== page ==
And that’s it! – the only way you can muck the position up is by gripping the pistol grip of your rifle too tightly when you take your shot or getting your trigger technique and breathing control wrong.
They say a picture paints a thousand words, so here’s a few thousand words to help explain…
Give yourself a good few hundred pellets in this position until you’re sure you’ve perfected it.
Now is a good time to start work on a ‘routine’ – and by that I don’t mean start work on a 15 minute open mike comedy spot, although that wouldn’t be out of place at most HFT events, it won’t help you to knock over any targets.
By a routine, I mean a shooting routine. Having a routine of things you always do for every single shot will help to increase your scores especially when you first start shooting competitions. Listen to the tales of woe you always hear around the burger van at the end of a competition. At any given competition, if you wait by the burger van long enough you’ll always hear of at least one person who scored a big fat zero (also known as a doughnut) on a target because they forgot to load a pellet or they forgot to fully close the bolt, forgot to take the safety off, forgot to cycle their magazine fed rifle… etc, etc. You’d be surprised at the number of things you have to remember to do before you take your shot.
There’s also a serious safety reason for having a set routine too. It’s not easy to load your rifle while you’re laying on your stomach in a muddy field somewhere, so you might find it easier to load it just before you get down for your shot. Please be extremely careful when you have a loaded rifle in your hands and you’re trying to get into a comfortable prone position. At best you risk accidentally touching the trigger as you’re getting into position and being awarded a doughnut (not the delicious variety) for your lack of concentration. At worst you risk waving a loaded gun back toward the shooting line and endangering everyone around you!. That behaviour is looked on very seriously and you will be asked to pack up your rifle and leave the competition immediately if you’re seen doing it.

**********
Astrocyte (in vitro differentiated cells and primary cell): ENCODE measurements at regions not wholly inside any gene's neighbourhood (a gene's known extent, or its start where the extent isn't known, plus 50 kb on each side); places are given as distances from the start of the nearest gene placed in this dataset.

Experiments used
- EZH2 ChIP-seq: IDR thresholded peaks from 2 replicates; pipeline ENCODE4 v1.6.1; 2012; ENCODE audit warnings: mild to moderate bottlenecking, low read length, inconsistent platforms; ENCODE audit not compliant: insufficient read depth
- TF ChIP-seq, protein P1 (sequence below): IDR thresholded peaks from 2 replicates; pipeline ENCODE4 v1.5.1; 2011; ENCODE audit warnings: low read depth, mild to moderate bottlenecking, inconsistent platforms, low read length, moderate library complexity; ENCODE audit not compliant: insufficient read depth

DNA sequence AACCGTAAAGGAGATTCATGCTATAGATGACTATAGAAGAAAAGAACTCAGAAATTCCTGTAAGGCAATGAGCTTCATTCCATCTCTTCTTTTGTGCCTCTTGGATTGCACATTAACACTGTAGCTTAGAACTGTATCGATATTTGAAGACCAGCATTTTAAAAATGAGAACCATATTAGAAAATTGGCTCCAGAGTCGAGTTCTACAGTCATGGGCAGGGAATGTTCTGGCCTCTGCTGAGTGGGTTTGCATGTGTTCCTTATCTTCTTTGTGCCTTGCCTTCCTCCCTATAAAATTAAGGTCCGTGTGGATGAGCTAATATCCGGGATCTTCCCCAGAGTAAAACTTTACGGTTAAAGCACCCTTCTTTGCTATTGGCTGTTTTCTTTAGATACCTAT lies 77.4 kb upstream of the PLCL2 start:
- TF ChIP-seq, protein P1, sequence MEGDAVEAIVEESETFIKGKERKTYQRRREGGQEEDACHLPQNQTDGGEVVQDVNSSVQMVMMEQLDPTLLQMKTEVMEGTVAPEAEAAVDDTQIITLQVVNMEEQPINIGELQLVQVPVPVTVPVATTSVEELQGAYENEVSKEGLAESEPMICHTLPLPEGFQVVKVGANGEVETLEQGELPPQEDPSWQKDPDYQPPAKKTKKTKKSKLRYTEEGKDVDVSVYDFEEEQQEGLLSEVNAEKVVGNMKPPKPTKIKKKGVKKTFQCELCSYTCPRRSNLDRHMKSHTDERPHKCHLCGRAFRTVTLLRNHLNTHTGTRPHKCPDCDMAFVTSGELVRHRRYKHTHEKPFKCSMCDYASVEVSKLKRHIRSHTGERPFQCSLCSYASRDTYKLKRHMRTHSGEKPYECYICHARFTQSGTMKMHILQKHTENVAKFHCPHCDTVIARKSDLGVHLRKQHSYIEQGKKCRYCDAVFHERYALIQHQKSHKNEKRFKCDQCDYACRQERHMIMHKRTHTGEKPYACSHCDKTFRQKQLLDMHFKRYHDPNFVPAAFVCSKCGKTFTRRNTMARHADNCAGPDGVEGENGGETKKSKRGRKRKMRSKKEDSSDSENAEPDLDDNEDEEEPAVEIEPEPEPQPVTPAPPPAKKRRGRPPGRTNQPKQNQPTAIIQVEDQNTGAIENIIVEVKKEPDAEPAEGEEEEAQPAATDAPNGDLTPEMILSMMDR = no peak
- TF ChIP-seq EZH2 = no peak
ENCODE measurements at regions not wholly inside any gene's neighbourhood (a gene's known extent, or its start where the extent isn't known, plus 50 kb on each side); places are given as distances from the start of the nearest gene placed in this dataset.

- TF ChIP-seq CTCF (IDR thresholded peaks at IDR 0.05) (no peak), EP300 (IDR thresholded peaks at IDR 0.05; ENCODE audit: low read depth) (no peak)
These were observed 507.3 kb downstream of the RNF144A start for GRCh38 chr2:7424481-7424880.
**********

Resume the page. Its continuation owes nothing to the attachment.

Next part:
The routine you come up with is going to be personal to you and will also depend on the specifics of your rifle.
I use a Steyr LG100 as my competition rifle. It doesn’t have a safety catch, and you have to load the pellet directly into the barrel with your finger. The good thing about this is that I can always see if I have loaded a pellet with a quick glance. If I don’t fully close the cocking lever, the rifle won’t fire or release any air, it just makes a metallic click when I pull the trigger. So my routine is to load a pellet into the barrel when I’m on my knees and just about to get into my prone position. I’ll then close the cocking lever, but not fully. Whilst always keeping the rifle pointed over the shooting line, I’ll get into position, make all of my final checks for range, holdover etc. Then close the cocking lever fully and take my shot.
A common mistake is forgetting to close your bolt resulting in a loud pop when you pull the trigger. In HFT you are classed as having taken a shot either when a pellet leaves the barrel or air is discharged from you rifle. So if you don’t load a pellet or you don’t close your bolt and your rifle goes ‘pop’ when you pull the trigger you’ll be scored zero for that target. It might seem like a harsh rule, but if you do it once, you’ll be so annoyed with yourself, you’ll probably never do it again.
Another common mistake is either not loading a pellet, or double loading two pellets. If you’re not sure whether you’ve loaded a pellet when you’re about to take a shot, it’s ok to test fire your rifle into the ground so long as you clearly let the other shooters in your party know that you’re going to ‘put one in the ground’ beforehand.
I’m also careful to always keep my rifle pointing down range all of the time while I’m getting back up from my shot. Although my gun is no longer loaded, other shooters don’t know for certain that it isn’t and certainly won’t appreciate looking down the end of my barrel as I wave my gun around getting up from a shot.
So.. while you’re practicing the basic HFT prone position, also practice getting up and back down into position. Don’t just get into a comfortable position and carry on shooting until you run out of air or pellets. Practice approaching the peg as you would in a competition, loading your rifle and getting into position, then getting back up again safely.
Once you’ve perfected the prone position, set up your scope and practiced your breathing and trigger control you should be able to shoot single hole groups at 25 yards. You’ll then be ready to start zeroing your rifle for your first HFT competition.
And that’s the subject of the next article in this series.